Andrew Ross is a tenured professor of social and cultural analysis at New York University who has authored a long list of respected works on debt, labor and social theory.
But the United Arab Emirates denied Ross entry to the country to study migrant labor conditions in March, and Ross believes the UAE’s financial generosity to NYU has limited the university’s willingness to advocate on his behalf. The UAE is home to, and chief funder of, a lush new NYU campus in Abu Dhabi.
The university argues that it has gone to great lengths to inquire about the reasons that the UAE barred Ross’ entry -- going beyond what is required of it, since Ross’ research in the UAE was not part of his work for NYU.
Regardless, Ross’ case illustrates how the increasingly common donations of wealthy, autocratic Persian Gulf nations to Western academic and cultural institutions often come with a hidden price tag. Even when universities and museums that have benefited from Gulf largesse vehemently defend their commitment to intellectual freedom, these institutions’ deep ties to the Gulf cast doubts on their integrity.
Is NYU Willing To “Bite The Hand That Feeds It”?
Ross was denied entry to the UAE while trying to do research on migrant labor conditions in the country as part of his work with the Gulf Labor Artist Coalition, a nonprofit devoted to securing humane labor conditions for workers building the predominantly Western academic and cultural institutions on Abu Dhabi’s Saadiyat Island. Ross edited The Gulf: High Culture/Hard Labor, a forthcoming book of essays documenting the mistreatment of workers building Western museums on the island.
The UAE government did not provide the exact reason for barring Ross, though Ross told The New York Times it was apparently because of vague security concerns.
NYU spokesperson John Beckman told The Huffington Post in a statement that NYU “believes in the free movement of people and ideas.” NYU cannot “know all the thinking that goes into an immigration authority’s determination about who is or is not granted a visa,” Beckman said, but the university believes that any denial of entry should be “justified by good cause.”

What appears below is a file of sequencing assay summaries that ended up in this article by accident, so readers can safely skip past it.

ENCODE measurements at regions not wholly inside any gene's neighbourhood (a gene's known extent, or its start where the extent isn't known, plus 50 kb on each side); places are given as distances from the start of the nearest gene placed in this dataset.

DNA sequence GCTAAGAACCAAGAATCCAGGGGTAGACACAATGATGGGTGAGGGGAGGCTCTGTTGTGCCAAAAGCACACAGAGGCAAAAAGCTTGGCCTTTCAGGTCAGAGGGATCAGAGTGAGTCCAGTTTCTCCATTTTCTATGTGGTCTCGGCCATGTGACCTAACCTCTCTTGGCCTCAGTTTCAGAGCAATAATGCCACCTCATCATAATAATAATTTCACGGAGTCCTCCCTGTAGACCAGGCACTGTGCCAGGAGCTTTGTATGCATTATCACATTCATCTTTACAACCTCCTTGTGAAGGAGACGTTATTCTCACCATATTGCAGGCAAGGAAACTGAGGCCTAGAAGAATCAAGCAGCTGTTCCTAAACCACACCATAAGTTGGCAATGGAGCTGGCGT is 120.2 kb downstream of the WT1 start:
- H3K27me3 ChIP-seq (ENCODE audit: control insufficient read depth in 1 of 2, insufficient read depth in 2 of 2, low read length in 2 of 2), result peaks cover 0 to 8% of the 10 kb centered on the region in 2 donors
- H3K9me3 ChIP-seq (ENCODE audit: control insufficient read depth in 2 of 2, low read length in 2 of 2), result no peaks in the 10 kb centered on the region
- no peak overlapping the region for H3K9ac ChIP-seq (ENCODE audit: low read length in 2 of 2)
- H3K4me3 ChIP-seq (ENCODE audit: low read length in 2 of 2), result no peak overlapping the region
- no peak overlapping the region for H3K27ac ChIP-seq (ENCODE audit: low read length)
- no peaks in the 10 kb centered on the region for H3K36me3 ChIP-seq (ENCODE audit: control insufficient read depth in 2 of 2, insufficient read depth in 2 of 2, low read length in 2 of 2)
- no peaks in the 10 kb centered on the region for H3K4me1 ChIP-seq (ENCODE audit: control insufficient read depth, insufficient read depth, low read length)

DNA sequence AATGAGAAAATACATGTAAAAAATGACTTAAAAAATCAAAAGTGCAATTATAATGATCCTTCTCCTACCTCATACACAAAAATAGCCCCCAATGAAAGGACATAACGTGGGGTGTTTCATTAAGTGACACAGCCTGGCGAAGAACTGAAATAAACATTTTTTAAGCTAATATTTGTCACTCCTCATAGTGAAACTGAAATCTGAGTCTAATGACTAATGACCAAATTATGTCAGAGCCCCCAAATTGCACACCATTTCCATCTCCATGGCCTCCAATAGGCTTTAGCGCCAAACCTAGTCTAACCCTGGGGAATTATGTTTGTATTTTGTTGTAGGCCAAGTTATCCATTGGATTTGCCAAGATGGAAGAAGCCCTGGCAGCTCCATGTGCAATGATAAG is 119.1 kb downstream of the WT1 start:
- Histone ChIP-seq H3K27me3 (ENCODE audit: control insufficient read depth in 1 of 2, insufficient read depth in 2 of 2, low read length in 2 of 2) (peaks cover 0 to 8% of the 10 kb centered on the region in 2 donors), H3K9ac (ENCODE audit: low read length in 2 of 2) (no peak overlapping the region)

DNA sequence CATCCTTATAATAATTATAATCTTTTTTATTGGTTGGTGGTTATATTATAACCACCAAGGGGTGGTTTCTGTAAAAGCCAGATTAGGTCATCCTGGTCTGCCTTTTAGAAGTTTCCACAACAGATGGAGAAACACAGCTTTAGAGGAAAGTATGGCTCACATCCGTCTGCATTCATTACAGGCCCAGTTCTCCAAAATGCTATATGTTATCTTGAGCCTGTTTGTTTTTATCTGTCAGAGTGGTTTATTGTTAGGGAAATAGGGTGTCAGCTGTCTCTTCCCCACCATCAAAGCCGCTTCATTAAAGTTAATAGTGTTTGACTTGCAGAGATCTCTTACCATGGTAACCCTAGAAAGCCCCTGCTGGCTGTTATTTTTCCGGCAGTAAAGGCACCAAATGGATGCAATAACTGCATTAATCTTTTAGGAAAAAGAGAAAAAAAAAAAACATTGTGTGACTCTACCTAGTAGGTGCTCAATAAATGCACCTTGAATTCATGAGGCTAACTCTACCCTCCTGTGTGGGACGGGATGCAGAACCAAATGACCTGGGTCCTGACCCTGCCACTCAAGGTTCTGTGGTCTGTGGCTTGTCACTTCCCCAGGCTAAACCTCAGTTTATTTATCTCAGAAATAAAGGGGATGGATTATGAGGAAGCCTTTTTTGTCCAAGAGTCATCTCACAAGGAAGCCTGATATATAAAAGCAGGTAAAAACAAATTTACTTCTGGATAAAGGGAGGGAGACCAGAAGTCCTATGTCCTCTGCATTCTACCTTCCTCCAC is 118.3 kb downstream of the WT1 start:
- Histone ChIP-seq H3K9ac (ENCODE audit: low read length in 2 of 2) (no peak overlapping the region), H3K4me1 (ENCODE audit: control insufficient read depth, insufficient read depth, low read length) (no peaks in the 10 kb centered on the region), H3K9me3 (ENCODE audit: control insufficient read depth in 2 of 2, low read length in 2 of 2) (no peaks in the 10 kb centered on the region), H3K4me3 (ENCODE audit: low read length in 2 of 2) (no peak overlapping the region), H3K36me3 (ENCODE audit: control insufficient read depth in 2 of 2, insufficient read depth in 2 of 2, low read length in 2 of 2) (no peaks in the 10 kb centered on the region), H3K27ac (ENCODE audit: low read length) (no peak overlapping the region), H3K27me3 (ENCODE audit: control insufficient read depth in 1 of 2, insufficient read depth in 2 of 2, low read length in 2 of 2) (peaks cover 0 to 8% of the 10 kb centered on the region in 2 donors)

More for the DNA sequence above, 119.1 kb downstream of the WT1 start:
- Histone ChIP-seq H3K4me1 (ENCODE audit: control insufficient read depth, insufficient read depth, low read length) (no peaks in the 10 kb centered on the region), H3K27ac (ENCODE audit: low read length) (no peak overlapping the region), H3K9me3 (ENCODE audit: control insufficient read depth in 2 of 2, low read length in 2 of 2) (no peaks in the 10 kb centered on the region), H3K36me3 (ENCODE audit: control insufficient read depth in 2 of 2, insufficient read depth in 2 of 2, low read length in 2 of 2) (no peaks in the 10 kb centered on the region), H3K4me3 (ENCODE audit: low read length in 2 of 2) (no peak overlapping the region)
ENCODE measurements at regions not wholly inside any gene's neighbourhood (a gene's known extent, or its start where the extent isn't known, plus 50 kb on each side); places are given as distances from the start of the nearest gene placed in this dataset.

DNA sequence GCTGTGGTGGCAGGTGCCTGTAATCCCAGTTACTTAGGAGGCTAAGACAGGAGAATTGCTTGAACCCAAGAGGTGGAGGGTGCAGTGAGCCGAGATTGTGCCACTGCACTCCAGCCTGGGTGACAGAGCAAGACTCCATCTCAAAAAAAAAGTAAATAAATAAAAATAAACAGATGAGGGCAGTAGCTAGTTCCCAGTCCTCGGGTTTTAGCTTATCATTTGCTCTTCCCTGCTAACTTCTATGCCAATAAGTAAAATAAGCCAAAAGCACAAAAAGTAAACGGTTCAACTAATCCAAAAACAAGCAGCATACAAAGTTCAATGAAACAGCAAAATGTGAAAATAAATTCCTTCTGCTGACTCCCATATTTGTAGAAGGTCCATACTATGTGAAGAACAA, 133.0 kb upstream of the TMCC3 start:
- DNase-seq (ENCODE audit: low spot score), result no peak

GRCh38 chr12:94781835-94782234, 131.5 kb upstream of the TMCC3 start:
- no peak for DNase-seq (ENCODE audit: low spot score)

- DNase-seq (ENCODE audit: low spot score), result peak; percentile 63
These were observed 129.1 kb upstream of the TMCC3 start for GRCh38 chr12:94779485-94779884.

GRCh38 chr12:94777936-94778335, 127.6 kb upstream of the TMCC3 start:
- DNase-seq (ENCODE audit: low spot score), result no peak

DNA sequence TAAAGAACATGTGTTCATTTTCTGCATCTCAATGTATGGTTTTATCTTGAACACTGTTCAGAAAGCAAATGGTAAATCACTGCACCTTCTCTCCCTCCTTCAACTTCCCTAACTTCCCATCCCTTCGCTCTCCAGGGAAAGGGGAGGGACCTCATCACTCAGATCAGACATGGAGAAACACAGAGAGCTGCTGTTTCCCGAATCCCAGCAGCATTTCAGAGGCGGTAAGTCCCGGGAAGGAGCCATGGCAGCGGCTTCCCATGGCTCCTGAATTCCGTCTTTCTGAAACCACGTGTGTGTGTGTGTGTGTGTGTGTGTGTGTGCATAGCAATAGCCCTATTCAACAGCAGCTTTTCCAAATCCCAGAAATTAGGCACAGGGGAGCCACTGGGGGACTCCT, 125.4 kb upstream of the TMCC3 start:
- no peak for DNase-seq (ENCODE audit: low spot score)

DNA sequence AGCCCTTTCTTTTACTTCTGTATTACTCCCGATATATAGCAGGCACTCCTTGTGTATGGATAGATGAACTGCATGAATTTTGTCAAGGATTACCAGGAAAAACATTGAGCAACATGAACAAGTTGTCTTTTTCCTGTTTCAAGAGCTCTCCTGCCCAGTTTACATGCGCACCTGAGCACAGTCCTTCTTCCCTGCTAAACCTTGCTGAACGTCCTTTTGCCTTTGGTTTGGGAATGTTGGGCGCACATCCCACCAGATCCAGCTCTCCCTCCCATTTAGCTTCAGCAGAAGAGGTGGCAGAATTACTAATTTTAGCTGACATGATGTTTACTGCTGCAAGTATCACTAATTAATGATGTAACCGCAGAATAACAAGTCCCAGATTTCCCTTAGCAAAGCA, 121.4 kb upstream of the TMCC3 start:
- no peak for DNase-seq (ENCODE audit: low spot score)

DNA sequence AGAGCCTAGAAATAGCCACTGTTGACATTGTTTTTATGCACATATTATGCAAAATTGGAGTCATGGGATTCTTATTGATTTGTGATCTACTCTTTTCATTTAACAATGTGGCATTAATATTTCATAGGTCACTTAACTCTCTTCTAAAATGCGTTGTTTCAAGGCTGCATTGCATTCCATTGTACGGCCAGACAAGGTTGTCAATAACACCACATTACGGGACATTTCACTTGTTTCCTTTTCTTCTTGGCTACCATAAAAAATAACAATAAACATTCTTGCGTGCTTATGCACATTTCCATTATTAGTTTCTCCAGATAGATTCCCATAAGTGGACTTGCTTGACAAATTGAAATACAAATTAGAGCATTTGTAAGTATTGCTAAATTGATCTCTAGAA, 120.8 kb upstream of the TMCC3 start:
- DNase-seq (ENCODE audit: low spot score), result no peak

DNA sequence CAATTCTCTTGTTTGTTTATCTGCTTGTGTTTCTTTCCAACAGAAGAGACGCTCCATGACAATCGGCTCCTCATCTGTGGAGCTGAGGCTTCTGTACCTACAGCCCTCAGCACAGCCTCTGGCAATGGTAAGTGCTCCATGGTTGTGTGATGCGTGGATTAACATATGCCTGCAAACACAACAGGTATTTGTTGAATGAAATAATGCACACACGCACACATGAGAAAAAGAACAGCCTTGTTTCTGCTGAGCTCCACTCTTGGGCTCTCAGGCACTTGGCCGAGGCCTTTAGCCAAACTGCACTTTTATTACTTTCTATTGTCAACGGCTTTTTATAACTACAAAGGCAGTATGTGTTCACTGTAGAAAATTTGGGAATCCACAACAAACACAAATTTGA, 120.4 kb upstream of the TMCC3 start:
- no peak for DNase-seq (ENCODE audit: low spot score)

Beckman said NYU has contacted both the U.S. State Department and the UAE government about Ross’ case, and “we hope the matter will be resolved.”
The statement is consistent with previous remarks by NYU about Ross’ case. When Ross was denied entry to the UAE in March, the university told The New York Times that “regardless of where NYU or any other university operates, it is the government that controls visa and immigration policy, and not the university.”
It is not immediately clear how the UAE would need to respond to convince NYU that denying Ross’ visa was “justified by good cause.” In any event, the UAE’s ban on entry of an NYU faculty member has not prompted the university to reconsider any of its many collaborative efforts with the UAE.
Ross said he believes the school has been reluctant to speak out more forcefully against the ban, so as not to “bite the hand that feeds it.” The ruling family of Abu Dhabi -- the wealthiest of the United Arab Emirates -- bankrolled the vast majority of the construction of NYU’s new Abu Dhabi campus. The 21-building premises, completed in April 2014, are on Abu Dhabi’s Saadiyat Island, not far from a cultural district that will house glimmering new outposts of Western institutions including the Louvre, the Guggenheim Museum and the British Museum.
The American Association of University Professors, a national university faculty advocacy group that defends academic freedom and faculty rights, told HuffPost that NYU’s administration had yet to respond to a letter the group sent regarding the barring of Ross from entering the UAE. Ross is president of NYU’s chapter of the AAUP.